Voice of America News (02.06.12) - Tuesday, February 07, 2012
Monday's opening of a three-day UN Economic and Social
Commission for the Asia Pacific (UNESCAP) meeting in Bangkok
began with praise for the region's impressive gains in
tackling HIV/AIDS in recent years.
Asia-Pacific has about 15 percent of the world's total
HIV/AIDS caseload, with roughly 6 million people infected.
Officials and activists from 34 countries in the region heard
that new HIV infections are down 20 percent since 2001.
Noeleen Heyzer, executive secretary of UNESCAP, said she
expects the region will meet its goal of halting and reversing
the virus' spread by 2015.
"Countries such as Cambodia, India, Myanmar, and Thailand have
successfully reduced their HIV infection rates with intensive,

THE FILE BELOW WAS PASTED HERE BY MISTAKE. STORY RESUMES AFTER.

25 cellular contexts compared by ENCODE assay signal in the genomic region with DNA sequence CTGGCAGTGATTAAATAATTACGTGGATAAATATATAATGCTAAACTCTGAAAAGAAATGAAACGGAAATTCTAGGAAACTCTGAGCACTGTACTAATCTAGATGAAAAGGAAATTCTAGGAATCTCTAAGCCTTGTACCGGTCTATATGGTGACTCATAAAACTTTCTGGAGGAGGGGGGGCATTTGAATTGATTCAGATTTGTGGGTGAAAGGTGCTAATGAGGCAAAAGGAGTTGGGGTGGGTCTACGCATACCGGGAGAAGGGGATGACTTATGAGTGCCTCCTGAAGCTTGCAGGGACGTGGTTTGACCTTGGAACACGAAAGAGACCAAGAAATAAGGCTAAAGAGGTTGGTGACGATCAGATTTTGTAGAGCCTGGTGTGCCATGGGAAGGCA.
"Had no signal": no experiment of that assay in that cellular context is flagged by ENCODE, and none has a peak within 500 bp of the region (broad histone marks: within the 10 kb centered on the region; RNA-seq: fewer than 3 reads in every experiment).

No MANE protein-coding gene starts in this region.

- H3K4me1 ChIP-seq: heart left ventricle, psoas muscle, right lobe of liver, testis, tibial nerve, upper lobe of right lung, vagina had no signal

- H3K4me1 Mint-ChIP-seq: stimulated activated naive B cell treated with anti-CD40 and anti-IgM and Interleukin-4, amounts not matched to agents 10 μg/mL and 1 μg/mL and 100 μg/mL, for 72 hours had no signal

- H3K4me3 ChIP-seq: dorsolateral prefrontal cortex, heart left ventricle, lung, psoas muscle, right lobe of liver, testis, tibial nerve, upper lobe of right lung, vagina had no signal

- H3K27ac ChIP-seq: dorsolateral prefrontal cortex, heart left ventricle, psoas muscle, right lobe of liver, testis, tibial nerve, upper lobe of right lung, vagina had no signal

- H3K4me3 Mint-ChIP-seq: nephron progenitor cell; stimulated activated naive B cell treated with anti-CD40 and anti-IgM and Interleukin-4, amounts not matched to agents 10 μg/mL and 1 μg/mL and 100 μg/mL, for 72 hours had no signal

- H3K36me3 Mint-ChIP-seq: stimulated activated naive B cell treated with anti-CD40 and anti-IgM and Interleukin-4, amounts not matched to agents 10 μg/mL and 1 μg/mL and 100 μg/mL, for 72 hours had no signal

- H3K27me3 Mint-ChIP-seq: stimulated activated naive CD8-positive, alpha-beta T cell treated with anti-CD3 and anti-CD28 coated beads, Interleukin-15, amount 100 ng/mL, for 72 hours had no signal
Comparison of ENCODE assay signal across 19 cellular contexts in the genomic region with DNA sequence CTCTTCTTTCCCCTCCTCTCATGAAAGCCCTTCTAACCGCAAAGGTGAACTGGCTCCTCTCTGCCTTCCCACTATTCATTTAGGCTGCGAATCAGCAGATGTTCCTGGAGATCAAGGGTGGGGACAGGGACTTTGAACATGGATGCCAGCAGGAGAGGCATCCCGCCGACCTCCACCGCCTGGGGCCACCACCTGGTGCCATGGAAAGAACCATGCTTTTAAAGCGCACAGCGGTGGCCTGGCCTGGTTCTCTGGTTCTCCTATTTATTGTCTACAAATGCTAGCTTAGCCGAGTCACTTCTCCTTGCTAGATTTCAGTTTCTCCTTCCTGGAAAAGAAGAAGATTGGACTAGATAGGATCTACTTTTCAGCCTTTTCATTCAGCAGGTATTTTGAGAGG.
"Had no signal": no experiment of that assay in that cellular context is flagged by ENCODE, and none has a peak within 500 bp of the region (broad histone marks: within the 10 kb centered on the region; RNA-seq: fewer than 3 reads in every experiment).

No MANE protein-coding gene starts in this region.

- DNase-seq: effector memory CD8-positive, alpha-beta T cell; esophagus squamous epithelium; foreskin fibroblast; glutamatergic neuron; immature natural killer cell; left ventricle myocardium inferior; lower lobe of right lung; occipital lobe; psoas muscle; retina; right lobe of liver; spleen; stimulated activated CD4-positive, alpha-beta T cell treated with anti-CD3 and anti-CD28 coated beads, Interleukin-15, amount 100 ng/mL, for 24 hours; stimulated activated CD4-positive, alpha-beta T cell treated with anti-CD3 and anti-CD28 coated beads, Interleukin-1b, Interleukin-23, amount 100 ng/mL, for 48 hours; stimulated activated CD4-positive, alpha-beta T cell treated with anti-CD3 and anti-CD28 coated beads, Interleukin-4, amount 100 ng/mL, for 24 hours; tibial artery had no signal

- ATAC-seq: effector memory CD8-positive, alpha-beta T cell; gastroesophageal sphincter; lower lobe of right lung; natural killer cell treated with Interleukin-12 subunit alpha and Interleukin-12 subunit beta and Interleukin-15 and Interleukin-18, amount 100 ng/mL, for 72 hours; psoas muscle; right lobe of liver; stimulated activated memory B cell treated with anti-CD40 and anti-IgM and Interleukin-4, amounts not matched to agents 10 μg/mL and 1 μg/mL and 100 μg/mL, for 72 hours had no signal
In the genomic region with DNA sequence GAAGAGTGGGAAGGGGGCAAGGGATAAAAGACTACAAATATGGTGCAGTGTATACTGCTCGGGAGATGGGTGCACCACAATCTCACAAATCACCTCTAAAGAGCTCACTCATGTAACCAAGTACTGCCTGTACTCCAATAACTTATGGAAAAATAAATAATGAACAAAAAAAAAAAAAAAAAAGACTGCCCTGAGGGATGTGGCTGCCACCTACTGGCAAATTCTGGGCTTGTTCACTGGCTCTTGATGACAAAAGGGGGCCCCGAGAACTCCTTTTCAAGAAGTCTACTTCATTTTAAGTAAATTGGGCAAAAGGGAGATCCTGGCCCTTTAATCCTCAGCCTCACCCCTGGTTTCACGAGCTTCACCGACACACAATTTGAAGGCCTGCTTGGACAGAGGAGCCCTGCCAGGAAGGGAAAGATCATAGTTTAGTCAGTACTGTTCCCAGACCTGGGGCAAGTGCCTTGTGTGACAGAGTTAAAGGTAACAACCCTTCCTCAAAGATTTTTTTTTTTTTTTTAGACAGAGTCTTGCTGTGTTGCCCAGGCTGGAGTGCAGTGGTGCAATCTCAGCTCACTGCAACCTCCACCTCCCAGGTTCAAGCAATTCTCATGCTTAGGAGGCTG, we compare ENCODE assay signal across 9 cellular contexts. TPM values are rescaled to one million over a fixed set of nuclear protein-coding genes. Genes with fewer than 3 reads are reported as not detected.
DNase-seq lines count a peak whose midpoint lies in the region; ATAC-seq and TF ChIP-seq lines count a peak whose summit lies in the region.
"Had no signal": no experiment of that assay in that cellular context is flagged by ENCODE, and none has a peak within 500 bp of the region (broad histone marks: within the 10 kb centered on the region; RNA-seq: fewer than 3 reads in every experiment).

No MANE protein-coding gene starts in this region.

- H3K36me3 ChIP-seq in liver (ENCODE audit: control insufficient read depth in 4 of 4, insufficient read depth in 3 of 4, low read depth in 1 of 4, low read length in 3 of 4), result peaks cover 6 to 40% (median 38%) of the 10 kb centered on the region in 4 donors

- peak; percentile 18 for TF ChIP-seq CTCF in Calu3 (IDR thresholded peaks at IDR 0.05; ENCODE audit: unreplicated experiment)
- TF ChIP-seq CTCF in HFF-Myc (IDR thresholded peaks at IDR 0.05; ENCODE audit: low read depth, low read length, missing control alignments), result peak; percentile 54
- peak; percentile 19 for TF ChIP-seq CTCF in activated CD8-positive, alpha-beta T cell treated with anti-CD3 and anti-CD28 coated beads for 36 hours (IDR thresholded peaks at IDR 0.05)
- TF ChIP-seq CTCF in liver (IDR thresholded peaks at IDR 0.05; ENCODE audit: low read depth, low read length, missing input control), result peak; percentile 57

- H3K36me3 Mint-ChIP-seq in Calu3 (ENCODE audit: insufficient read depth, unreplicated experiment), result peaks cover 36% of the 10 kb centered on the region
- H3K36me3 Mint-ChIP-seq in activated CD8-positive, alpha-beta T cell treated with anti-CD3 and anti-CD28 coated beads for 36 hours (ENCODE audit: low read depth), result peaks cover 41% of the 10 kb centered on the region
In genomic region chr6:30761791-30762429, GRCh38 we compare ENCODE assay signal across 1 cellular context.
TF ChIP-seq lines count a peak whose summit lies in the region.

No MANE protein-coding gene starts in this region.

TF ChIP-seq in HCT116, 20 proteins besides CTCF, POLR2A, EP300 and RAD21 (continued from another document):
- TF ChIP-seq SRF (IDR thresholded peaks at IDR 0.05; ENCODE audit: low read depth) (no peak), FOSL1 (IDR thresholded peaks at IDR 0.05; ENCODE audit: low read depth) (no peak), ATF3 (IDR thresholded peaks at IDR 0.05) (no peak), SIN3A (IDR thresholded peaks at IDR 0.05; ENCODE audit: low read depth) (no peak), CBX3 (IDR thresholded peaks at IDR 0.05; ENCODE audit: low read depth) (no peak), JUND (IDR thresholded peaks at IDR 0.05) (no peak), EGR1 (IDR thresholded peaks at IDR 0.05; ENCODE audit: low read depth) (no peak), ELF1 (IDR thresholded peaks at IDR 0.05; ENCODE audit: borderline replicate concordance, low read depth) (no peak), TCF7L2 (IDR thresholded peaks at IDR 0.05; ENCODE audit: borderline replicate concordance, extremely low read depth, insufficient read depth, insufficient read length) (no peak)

wide-reaching preventive programs, particularly among people
who buy and sell sex," said Heyzer. But, "There are still
almost two new infections for every person who starts
treatment. These new infections remain concentrated among key
populations of higher risk: People who buy and sell sex,
people who inject drugs, men who have sex with men, and
According to UN officials, 90 percent of Asia-Pacific
countries still have HIV treatment barriers. These include
laws that criminalize injection drug users and sex workers,
making it difficult for such marginalized groups to seek
Furthermore, in light of declining HIV/AIDS contributions from
international donors, Asia-Pacific countries must prioritize
paying for much of their own disease-related programming, said
Heyzer. She cited China, Malaysia, Pakistan, Samoa, and
Thailand for leading the way in supporting HIV/AIDS programs